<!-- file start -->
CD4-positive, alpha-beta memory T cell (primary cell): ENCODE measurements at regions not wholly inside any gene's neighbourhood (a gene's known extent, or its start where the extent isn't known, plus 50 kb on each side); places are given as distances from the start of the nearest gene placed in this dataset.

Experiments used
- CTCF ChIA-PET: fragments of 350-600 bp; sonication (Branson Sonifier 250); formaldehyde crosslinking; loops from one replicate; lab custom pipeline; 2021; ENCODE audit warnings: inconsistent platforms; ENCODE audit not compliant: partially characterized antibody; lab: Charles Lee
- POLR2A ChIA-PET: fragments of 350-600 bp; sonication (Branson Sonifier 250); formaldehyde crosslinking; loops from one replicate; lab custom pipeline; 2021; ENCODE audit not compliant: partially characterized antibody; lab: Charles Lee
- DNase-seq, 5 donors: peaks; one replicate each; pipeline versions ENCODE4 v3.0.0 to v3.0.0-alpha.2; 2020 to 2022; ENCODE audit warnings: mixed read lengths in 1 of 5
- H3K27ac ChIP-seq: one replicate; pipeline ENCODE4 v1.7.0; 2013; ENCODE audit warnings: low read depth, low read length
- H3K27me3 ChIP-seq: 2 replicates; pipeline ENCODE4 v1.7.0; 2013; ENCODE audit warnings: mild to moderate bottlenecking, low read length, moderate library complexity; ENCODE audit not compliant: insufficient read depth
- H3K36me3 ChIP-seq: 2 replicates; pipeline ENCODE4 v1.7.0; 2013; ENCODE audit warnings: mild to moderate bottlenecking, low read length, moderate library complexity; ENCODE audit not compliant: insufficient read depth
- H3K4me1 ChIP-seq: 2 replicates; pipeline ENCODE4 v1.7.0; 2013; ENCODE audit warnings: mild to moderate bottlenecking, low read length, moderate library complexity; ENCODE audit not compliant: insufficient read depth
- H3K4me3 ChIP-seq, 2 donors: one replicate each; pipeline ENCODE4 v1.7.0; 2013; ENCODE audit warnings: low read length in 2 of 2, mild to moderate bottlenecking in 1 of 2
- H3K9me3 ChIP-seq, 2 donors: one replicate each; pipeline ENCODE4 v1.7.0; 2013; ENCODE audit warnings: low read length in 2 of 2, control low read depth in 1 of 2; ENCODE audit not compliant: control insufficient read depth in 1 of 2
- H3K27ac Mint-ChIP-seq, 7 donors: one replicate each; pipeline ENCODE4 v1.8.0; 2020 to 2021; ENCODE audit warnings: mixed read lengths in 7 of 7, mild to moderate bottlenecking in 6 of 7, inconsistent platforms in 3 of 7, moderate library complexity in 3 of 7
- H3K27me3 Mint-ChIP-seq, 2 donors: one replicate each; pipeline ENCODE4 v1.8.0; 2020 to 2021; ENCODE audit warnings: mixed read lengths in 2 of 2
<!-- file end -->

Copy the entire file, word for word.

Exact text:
CD4-positive, alpha-beta memory T cell (primary cell): ENCODE measurements at regions not wholly inside any gene's neighbourhood (a gene's known extent, or its start where the extent isn't known, plus 50 kb on each side); places are given as distances from the start of the nearest gene placed in this dataset.

Experiments used
- CTCF ChIA-PET: fragments of 350-600 bp; sonication (Branson Sonifier 250); formaldehyde crosslinking; loops from one replicate; lab custom pipeline; 2021; ENCODE audit warnings: inconsistent platforms; ENCODE audit not compliant: partially characterized antibody; lab: Charles Lee
- POLR2A ChIA-PET: fragments of 350-600 bp; sonication (Branson Sonifier 250); formaldehyde crosslinking; loops from one replicate; lab custom pipeline; 2021; ENCODE audit not compliant: partially characterized antibody; lab: Charles Lee
- DNase-seq, 5 donors: peaks; one replicate each; pipeline versions ENCODE4 v3.0.0 to v3.0.0-alpha.2; 2020 to 2022; ENCODE audit warnings: mixed read lengths in 1 of 5
- H3K27ac ChIP-seq: one replicate; pipeline ENCODE4 v1.7.0; 2013; ENCODE audit warnings: low read depth, low read length
- H3K27me3 ChIP-seq: 2 replicates; pipeline ENCODE4 v1.7.0; 2013; ENCODE audit warnings: mild to moderate bottlenecking, low read length, moderate library complexity; ENCODE audit not compliant: insufficient read depth
- H3K36me3 ChIP-seq: 2 replicates; pipeline ENCODE4 v1.7.0; 2013; ENCODE audit warnings: mild to moderate bottlenecking, low read length, moderate library complexity; ENCODE audit not compliant: insufficient read depth
- H3K4me1 ChIP-seq: 2 replicates; pipeline ENCODE4 v1.7.0; 2013; ENCODE audit warnings: mild to moderate bottlenecking, low read length, moderate library complexity; ENCODE audit not compliant: insufficient read depth
- H3K4me3 ChIP-seq, 2 donors: one replicate each; pipeline ENCODE4 v1.7.0; 2013; ENCODE audit warnings: low read length in 2 of 2, mild to moderate bottlenecking in 1 of 2
- H3K9me3 ChIP-seq, 2 donors: one replicate each; pipeline ENCODE4 v1.7.0; 2013; ENCODE audit warnings: low read length in 2 of 2, control low read depth in 1 of 2; ENCODE audit not compliant: control insufficient read depth in 1 of 2
- H3K27ac Mint-ChIP-seq, 7 donors: one replicate each; pipeline ENCODE4 v1.8.0; 2020 to 2021; ENCODE audit warnings: mixed read lengths in 7 of 7, mild to moderate bottlenecking in 6 of 7, inconsistent platforms in 3 of 7, moderate library complexity in 3 of 7
- H3K27me3 Mint-ChIP-seq, 2 donors: one replicate each; pipeline ENCODE4 v1.8.0; 2020 to 2021; ENCODE audit warnings: mixed read lengths in 2 of 2